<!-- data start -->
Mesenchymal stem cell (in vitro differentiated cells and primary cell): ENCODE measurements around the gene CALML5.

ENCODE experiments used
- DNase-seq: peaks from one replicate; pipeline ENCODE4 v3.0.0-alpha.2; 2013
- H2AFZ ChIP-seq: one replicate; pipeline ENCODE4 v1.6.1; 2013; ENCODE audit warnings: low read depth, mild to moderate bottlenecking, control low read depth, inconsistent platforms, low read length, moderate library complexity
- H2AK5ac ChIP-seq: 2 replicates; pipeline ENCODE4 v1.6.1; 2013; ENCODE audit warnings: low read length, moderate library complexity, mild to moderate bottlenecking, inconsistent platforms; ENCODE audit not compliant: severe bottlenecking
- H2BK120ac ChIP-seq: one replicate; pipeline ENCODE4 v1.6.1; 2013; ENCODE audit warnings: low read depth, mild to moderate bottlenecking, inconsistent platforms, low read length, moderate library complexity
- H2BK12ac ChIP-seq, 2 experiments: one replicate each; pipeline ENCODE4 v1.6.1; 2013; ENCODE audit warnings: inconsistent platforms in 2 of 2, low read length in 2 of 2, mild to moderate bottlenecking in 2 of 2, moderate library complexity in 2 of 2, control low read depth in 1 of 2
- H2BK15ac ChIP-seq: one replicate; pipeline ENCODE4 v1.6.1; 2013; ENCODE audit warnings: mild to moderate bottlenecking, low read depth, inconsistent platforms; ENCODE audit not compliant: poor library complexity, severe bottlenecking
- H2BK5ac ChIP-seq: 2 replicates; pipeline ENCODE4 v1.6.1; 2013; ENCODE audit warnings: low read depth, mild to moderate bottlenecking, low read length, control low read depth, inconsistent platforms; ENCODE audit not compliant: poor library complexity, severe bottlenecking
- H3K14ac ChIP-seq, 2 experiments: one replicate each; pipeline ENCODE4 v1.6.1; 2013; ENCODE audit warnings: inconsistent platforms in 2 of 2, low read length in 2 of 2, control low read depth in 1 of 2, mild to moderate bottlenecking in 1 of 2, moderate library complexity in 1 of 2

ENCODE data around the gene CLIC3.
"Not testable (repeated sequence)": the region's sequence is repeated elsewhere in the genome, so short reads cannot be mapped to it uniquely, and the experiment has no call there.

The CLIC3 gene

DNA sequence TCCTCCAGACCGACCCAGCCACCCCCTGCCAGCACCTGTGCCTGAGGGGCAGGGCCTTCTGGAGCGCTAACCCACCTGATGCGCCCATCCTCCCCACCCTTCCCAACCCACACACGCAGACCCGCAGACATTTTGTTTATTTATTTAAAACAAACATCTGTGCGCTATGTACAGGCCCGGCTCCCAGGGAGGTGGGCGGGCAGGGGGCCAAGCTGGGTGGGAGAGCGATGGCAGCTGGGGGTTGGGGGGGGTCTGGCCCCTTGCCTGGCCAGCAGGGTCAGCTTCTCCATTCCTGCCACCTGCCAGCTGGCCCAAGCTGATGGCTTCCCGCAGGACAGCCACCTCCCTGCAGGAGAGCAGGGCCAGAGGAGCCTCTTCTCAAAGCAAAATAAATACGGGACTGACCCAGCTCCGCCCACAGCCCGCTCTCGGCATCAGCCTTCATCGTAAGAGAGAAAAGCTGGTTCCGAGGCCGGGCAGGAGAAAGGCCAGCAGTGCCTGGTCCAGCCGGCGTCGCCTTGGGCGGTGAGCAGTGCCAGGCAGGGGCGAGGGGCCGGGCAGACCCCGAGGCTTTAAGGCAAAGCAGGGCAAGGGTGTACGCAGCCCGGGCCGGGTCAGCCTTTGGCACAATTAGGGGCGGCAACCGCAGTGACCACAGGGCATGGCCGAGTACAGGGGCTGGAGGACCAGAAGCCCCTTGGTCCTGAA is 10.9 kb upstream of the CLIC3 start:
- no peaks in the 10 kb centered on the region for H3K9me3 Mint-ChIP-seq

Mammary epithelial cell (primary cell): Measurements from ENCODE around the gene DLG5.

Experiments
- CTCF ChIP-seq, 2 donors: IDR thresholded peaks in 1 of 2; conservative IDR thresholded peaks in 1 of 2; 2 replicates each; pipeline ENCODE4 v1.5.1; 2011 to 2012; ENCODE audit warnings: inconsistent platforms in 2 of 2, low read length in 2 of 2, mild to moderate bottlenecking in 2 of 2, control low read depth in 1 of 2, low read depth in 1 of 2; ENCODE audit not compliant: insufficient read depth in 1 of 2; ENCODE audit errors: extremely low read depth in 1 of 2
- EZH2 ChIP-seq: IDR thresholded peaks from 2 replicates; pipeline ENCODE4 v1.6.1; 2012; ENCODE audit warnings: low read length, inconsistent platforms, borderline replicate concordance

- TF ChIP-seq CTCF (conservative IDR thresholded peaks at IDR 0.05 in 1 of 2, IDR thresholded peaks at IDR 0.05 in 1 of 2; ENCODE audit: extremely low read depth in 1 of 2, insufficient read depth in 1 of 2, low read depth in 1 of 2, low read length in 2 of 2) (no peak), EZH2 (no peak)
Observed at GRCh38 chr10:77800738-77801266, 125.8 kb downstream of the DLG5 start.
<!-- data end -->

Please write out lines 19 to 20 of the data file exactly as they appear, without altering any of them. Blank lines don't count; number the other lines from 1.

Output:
- EZH2 ChIP-seq: IDR thresholded peaks from 2 replicates; pipeline ENCODE4 v1.6.1; 2012; ENCODE audit warnings: low read length, inconsistent platforms, borderline replicate concordance

- TF ChIP-seq CTCF (conservative IDR thresholded peaks at IDR 0.05 in 1 of 2, IDR thresholded peaks at IDR 0.05 in 1 of 2; ENCODE audit: extremely low read depth in 1 of 2, insufficient read depth in 1 of 2, low read depth in 1 of 2, low read length in 2 of 2) (no peak), EZH2 (no peak)